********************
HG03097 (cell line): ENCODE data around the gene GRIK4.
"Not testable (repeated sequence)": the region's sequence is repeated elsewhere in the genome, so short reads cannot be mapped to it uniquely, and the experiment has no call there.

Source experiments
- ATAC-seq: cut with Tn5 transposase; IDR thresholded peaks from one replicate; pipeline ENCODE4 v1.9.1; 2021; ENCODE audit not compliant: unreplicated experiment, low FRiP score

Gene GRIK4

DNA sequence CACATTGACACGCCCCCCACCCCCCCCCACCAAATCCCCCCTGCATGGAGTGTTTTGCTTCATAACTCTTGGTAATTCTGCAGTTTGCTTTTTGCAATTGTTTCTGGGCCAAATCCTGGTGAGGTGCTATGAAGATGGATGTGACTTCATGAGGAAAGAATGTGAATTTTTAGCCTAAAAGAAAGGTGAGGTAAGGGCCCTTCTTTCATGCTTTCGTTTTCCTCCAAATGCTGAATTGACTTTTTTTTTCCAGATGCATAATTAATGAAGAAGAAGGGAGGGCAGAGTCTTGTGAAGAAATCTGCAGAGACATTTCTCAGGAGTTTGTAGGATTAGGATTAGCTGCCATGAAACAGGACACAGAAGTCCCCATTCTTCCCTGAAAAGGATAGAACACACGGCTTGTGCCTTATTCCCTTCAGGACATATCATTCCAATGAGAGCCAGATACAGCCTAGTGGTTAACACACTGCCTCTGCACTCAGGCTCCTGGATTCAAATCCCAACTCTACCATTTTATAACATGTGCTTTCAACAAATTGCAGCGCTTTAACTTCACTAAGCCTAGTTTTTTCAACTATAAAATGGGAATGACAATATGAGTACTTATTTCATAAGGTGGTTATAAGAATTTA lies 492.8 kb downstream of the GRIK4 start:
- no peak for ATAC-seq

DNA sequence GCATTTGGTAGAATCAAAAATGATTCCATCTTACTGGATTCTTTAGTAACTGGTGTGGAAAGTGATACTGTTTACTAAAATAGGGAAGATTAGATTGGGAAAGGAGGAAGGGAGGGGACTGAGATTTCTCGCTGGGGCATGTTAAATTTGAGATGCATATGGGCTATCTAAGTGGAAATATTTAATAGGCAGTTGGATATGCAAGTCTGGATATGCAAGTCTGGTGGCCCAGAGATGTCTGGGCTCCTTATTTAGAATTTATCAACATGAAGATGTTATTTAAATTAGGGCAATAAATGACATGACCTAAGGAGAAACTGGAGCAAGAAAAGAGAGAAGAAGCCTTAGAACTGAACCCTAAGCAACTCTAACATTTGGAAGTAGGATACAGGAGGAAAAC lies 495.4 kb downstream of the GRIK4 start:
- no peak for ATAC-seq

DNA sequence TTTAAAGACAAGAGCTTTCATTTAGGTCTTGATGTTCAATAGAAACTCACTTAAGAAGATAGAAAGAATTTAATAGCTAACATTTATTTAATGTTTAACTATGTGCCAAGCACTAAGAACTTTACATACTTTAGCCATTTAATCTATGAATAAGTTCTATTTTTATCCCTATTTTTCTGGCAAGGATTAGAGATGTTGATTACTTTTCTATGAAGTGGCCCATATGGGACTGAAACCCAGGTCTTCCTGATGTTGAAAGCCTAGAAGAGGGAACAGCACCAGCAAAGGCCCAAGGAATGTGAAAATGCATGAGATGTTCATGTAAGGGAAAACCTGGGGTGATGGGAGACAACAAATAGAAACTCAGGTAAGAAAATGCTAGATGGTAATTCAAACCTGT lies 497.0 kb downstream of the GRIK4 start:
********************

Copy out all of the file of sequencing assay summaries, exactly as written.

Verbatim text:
HG03097 (cell line): ENCODE data around the gene GRIK4.
"Not testable (repeated sequence)": the region's sequence is repeated elsewhere in the genome, so short reads cannot be mapped to it uniquely, and the experiment has no call there.

Source experiments
- ATAC-seq: cut with Tn5 transposase; IDR thresholded peaks from one replicate; pipeline ENCODE4 v1.9.1; 2021; ENCODE audit not compliant: unreplicated experiment, low FRiP score

Gene GRIK4

DNA sequence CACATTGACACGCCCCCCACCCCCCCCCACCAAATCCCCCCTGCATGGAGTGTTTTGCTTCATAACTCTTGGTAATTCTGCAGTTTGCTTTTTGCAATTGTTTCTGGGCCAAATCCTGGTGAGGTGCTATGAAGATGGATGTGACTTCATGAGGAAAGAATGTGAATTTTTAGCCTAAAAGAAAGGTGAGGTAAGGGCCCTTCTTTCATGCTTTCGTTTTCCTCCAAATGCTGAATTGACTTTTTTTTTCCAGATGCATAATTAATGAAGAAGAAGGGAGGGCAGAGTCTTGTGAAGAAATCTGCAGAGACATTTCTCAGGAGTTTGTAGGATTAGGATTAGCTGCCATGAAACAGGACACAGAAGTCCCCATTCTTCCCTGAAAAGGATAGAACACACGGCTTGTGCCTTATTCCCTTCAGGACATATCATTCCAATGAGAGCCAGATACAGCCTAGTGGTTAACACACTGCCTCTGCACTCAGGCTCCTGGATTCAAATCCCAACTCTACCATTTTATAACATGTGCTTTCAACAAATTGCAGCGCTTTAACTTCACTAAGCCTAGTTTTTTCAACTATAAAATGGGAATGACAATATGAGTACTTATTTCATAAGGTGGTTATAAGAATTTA lies 492.8 kb downstream of the GRIK4 start:
- no peak for ATAC-seq

DNA sequence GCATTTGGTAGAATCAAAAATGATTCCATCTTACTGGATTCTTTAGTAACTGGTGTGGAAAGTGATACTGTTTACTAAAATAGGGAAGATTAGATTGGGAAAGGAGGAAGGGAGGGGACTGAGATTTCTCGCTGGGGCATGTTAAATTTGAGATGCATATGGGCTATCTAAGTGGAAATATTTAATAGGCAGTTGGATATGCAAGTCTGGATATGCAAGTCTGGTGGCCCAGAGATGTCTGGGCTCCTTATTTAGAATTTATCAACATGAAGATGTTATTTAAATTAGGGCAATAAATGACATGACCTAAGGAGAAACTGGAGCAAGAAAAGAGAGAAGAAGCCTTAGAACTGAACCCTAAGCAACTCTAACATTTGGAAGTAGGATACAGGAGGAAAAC lies 495.4 kb downstream of the GRIK4 start:
- no peak for ATAC-seq

DNA sequence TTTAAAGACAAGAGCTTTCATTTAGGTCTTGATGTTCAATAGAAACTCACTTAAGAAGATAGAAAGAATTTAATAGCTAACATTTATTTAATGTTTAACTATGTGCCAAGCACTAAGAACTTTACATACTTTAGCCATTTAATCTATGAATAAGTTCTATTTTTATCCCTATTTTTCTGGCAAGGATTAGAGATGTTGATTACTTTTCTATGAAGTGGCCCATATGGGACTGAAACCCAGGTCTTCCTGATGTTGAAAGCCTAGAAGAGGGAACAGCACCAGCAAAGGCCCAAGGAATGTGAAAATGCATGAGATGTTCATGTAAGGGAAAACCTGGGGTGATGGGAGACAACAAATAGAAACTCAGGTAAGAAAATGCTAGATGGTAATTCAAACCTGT lies 497.0 kb downstream of the GRIK4 start: